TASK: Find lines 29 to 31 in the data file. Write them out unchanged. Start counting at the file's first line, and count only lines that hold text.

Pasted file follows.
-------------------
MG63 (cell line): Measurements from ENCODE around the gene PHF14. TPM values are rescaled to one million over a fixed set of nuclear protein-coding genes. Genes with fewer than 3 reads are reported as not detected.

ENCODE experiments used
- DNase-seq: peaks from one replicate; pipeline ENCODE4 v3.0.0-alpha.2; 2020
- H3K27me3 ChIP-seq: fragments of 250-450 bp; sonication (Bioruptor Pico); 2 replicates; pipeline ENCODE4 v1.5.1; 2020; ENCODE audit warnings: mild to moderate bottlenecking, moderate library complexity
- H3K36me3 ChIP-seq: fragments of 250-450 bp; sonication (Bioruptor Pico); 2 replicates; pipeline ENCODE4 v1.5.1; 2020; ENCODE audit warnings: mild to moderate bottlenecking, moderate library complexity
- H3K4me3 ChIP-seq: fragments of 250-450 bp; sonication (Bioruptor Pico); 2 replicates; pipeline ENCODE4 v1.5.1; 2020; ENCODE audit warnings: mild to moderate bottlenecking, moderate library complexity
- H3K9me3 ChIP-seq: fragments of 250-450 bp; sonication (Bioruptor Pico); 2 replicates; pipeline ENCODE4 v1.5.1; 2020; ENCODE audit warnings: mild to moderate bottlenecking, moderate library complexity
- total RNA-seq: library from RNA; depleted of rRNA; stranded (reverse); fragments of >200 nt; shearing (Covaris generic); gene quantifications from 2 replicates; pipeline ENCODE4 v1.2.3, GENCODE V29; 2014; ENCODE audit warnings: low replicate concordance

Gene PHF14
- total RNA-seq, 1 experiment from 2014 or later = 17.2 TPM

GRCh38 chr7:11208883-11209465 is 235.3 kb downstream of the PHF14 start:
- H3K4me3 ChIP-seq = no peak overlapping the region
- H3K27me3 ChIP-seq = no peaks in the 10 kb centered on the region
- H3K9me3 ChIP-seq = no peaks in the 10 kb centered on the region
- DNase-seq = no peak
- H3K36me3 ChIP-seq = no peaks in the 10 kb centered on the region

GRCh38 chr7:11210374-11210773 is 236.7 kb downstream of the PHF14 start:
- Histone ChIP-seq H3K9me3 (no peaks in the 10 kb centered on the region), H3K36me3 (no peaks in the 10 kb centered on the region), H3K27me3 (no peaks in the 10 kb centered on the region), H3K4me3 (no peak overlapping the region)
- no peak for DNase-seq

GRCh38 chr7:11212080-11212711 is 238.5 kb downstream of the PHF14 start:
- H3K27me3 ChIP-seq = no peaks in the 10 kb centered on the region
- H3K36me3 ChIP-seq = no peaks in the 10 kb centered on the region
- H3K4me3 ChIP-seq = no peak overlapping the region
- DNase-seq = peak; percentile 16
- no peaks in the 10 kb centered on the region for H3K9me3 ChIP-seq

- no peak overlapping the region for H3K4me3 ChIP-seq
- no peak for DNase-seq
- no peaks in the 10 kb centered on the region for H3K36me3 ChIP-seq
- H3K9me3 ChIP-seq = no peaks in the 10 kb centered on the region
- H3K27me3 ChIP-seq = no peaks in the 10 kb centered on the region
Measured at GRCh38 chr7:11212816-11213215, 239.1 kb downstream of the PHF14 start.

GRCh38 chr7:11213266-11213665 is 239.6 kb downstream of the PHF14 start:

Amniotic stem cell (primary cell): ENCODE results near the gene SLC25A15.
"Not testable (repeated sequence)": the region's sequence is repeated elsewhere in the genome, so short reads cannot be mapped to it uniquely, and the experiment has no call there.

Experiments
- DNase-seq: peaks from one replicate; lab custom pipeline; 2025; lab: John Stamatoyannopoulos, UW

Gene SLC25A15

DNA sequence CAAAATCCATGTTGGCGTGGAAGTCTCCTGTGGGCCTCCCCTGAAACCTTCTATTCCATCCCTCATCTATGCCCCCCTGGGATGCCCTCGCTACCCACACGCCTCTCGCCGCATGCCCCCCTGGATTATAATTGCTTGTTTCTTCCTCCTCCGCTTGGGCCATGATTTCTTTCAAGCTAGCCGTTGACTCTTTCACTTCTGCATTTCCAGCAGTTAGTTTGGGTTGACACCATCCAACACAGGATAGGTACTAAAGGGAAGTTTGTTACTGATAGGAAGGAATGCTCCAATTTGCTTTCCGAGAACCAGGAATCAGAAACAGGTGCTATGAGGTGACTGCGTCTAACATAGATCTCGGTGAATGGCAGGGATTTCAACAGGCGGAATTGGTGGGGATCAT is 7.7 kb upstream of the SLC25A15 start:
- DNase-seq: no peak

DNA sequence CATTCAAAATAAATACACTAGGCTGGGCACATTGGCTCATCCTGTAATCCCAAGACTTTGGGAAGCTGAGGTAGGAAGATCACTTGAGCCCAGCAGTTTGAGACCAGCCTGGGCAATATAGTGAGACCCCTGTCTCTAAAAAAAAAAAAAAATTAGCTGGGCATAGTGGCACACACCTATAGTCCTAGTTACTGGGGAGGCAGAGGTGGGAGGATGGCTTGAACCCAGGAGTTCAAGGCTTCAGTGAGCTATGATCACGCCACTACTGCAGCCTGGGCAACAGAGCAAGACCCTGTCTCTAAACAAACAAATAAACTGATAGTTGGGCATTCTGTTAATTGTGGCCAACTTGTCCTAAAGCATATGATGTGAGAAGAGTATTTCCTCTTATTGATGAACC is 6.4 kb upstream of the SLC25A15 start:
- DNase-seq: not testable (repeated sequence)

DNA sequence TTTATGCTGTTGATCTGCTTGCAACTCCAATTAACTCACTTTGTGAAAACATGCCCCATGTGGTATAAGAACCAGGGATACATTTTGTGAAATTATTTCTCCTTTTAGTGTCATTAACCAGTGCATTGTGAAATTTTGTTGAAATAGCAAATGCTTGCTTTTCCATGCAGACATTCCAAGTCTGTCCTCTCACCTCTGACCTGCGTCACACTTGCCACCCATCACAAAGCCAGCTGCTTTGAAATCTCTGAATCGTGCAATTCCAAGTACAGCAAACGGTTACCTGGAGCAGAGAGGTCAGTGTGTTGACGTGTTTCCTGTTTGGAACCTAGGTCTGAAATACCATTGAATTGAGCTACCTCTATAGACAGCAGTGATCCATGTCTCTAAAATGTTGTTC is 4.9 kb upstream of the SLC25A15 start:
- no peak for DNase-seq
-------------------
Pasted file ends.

- H3K9me3 ChIP-seq = no peaks in the 10 kb centered on the region
- H3K27me3 ChIP-seq = no peaks in the 10 kb centered on the region
Measured at GRCh38 chr7:11212816-11213215, 239.1 kb downstream of the PHF14 start.